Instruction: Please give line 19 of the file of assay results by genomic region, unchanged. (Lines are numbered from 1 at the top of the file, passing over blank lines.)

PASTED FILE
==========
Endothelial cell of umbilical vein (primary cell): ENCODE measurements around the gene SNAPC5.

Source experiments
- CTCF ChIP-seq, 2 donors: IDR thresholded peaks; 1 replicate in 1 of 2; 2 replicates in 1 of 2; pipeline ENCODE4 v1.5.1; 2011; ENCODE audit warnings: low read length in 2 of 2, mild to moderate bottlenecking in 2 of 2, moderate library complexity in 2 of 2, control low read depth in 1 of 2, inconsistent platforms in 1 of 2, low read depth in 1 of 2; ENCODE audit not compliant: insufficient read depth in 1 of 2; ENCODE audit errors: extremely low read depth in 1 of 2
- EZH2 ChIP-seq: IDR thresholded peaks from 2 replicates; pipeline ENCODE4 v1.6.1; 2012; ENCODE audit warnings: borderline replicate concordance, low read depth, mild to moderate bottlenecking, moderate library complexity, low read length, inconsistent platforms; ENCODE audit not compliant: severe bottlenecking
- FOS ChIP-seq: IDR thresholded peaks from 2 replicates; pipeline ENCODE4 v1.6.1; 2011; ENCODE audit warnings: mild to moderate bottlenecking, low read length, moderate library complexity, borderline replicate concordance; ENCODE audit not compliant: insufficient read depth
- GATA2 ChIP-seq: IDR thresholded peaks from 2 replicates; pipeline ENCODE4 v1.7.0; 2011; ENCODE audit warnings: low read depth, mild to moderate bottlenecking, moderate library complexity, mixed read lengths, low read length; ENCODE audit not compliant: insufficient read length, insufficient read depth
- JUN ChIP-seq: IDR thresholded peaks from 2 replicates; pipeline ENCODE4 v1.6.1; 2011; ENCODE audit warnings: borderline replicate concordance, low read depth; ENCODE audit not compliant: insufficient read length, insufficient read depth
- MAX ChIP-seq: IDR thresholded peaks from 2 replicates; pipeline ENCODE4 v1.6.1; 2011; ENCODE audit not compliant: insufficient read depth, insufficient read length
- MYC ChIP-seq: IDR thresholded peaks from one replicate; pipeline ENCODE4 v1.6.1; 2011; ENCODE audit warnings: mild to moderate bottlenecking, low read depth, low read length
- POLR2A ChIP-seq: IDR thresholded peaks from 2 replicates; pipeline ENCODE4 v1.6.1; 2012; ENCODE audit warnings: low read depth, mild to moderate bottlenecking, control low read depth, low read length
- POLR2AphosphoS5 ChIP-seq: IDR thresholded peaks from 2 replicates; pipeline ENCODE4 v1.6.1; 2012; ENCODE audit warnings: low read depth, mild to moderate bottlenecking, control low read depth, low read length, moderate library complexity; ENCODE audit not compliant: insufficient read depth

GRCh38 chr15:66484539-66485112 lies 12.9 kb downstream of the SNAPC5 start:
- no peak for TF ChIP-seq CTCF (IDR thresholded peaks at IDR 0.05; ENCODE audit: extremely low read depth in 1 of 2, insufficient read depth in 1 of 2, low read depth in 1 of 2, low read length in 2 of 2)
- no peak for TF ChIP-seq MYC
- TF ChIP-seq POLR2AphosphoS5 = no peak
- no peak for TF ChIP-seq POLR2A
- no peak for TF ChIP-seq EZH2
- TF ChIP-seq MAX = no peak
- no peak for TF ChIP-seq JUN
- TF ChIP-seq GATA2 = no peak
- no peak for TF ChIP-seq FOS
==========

- no peak for TF ChIP-seq JUN